This large and elegant breed is of both a symmetrical and substantial build. They are the epitome of strength, grace and stamina. English Setters' long, flat coats are silky and well feathered. The term 'belton' (flecked) is used to describe the English Setter's coat colour. The ground colour is always white with black (blue belton), or with lemon (lemon belton), or with orange (orange belton), or with liver (liver belton) or tricolour (a mix of blue belton with either liver or tan belton and tan). Adult males measure 65-69cm and weigh about 28.5kg; adult females are 61-65cm and 27kg.
The English Setter dog breed's origins go back to the 1500s when it was known to be an effective bird dog. There are different variations on the breed's exact history. Some suggest the breed is an offshoot of various Spanish land spaniels. Another theory is that the breed was created by crossings of the old Water Spaniel, the old Spanish Pointer and early Springer types. The earliest known text that speaks of the setter breeds is a translation, ('Of Englishe Dogges' by Dr Johannes Caius) from Latin in 1576, but even this is not absolutely clear on whether the writings refer to the ancestors of the modern-day setter. The first breed show to include English Setters took place in 1859 at Newcastle-upon-Tyne, in the north-east of England.
English Setters are friendly, good-natured dogs that bond well with their families. They are lively, sociable dogs that will announce the arrival of visitors and then treat them as if they have known them all their lives! They are good with children and have a great tolerance level - although this should not be taken advantage of. They are naturally happy with other dogs and household animals.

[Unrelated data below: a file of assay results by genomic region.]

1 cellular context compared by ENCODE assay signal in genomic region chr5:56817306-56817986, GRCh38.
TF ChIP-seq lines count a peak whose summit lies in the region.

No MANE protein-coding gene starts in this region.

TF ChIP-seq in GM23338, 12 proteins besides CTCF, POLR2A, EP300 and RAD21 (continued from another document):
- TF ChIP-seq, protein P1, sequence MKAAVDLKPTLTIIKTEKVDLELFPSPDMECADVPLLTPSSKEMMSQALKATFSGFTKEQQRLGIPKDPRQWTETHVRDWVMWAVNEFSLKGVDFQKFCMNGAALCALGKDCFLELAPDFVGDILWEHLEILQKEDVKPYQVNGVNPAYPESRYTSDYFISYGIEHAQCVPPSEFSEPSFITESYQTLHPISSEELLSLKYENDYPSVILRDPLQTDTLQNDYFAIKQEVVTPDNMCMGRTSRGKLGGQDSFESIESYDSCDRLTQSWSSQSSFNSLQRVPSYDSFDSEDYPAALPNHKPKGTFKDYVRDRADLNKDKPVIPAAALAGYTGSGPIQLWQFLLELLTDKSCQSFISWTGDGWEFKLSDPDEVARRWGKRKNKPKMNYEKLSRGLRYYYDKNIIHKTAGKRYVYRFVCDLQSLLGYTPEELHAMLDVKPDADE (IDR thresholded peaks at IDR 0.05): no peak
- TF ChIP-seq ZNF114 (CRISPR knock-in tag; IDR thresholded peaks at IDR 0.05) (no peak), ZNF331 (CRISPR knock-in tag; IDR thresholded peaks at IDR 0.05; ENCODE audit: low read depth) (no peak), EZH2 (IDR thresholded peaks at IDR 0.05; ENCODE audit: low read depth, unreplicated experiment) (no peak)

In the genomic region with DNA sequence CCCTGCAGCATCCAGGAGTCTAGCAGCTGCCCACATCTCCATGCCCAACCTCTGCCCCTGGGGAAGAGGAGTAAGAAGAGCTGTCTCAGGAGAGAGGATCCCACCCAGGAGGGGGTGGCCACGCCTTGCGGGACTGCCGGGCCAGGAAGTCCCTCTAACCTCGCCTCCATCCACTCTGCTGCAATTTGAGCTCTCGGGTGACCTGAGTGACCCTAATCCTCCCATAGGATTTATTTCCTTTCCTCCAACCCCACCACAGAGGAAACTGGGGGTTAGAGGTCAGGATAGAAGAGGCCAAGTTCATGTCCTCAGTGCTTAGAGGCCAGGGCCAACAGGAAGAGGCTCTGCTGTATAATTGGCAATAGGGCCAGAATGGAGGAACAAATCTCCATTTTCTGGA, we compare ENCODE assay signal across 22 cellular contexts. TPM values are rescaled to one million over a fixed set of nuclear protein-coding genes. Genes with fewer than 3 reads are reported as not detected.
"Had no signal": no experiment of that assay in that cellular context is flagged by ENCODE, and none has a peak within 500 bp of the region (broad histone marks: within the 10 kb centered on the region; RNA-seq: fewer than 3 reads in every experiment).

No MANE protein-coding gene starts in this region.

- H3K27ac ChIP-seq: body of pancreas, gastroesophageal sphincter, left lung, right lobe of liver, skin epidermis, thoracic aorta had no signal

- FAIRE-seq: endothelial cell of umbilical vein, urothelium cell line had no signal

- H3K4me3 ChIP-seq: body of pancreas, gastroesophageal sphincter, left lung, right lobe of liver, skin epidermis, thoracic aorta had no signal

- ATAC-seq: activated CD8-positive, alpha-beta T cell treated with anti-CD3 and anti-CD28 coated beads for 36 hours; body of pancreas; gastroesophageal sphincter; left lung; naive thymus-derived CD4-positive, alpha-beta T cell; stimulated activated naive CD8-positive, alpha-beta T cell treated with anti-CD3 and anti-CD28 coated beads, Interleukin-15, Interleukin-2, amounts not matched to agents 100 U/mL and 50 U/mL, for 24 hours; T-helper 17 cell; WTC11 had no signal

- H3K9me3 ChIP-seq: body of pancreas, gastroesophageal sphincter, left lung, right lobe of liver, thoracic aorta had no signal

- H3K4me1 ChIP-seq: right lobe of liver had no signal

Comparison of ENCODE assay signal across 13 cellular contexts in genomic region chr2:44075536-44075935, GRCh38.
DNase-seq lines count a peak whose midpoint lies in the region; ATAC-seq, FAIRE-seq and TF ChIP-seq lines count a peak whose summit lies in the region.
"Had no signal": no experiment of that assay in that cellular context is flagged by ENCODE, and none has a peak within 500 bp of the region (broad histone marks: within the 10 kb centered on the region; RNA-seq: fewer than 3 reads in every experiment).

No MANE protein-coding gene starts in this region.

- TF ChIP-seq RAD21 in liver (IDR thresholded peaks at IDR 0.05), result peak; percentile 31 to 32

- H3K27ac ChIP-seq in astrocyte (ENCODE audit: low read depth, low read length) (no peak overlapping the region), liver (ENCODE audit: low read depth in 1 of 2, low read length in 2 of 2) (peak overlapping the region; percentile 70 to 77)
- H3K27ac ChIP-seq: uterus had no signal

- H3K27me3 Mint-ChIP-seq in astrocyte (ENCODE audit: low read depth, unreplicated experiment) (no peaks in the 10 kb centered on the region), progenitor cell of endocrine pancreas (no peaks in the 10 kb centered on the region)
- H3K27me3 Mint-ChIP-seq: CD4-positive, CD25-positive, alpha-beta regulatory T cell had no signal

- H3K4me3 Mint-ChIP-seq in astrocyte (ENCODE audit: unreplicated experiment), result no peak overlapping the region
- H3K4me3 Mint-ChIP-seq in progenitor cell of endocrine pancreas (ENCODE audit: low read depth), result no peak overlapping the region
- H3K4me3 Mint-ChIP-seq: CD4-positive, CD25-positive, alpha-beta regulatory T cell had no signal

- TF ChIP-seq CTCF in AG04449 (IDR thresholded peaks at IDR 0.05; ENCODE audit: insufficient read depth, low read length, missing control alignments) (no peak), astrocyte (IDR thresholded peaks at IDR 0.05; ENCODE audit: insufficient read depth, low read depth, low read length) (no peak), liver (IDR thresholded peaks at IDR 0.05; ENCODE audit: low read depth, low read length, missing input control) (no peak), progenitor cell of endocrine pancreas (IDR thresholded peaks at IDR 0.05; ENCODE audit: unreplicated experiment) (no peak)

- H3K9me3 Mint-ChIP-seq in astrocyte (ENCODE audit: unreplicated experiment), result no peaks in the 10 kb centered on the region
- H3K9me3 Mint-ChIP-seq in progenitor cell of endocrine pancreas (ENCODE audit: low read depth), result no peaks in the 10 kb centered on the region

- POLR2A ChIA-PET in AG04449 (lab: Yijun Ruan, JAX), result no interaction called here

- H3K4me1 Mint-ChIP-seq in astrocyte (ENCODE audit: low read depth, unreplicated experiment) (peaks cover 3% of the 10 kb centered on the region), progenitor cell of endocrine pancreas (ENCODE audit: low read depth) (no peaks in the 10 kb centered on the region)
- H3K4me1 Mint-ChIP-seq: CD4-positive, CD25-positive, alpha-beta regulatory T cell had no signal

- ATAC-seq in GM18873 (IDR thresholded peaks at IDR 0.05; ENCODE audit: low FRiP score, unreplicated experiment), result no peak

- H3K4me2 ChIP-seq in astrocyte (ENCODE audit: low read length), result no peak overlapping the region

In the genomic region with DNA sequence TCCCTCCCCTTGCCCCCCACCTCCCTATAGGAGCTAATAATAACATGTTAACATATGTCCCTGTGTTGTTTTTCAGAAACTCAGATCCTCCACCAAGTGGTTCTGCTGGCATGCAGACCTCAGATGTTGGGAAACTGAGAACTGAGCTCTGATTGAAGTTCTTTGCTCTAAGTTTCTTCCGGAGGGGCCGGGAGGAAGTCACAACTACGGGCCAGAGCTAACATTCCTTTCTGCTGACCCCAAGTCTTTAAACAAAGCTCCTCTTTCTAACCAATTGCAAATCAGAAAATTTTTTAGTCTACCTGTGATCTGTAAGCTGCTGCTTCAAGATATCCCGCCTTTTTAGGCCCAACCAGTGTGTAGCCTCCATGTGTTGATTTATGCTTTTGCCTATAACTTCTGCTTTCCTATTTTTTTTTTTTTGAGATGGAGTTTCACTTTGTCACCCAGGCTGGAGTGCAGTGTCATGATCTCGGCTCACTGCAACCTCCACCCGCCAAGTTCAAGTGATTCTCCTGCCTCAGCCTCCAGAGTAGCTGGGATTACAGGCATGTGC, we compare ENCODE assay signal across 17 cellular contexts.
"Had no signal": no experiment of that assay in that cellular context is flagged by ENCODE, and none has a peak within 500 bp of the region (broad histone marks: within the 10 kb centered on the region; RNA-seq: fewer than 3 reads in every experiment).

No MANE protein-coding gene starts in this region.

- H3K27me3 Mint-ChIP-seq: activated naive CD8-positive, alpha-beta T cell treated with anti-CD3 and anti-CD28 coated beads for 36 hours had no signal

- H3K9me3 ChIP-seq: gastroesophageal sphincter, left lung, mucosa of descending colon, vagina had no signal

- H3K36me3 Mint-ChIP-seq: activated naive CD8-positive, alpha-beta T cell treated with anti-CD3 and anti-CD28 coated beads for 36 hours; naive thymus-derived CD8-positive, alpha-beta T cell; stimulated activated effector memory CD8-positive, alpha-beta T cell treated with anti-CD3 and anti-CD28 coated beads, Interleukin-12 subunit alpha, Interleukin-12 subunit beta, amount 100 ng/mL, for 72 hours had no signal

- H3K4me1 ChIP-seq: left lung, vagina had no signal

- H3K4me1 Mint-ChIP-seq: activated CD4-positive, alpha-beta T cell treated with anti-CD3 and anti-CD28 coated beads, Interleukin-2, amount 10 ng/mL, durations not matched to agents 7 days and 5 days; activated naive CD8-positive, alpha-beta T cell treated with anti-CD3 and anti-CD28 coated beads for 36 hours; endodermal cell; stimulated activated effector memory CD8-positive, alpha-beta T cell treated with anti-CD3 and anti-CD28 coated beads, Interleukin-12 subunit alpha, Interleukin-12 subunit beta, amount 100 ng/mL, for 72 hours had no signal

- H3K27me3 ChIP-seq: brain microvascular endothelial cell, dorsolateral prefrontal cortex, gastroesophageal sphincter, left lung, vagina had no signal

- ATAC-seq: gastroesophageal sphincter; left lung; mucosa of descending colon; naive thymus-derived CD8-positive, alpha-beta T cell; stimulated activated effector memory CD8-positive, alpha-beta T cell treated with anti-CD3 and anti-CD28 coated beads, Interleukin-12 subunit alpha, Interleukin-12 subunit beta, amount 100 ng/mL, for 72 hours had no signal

As with many breeds, the English Setter can suffer from various hereditary eye disorders, and hip dysplasia (a condition that can lead to mobility problems). Eye testing and hip scoring of dogs prior to breeding is therefore important. Deafness may also occur as an inherited disorder and can be tested for from a young age.
This breed needs quite a lot of exercise – about two-plus hours daily will be needed for a fit adult. They do have a tendency to wander, so make sure your garden is well fenced.
Large breed dogs, as well as having large appetites, benefit from a different balance of nutrients including minerals and vitamins compared to smaller-breed dogs. The English Setter is prone to bloating and stomach problems; smaller, more frequent meals can help minimise this risk.
English Setters do need a reasonable amount of grooming and trimming to keep them looking at their best. Regular trimming of the hair between their pads and under their ears is a must. Air must be allowed into their ears to prevent infections. The feathering will need attention now and again. If showing this breed considerably more attention will be required.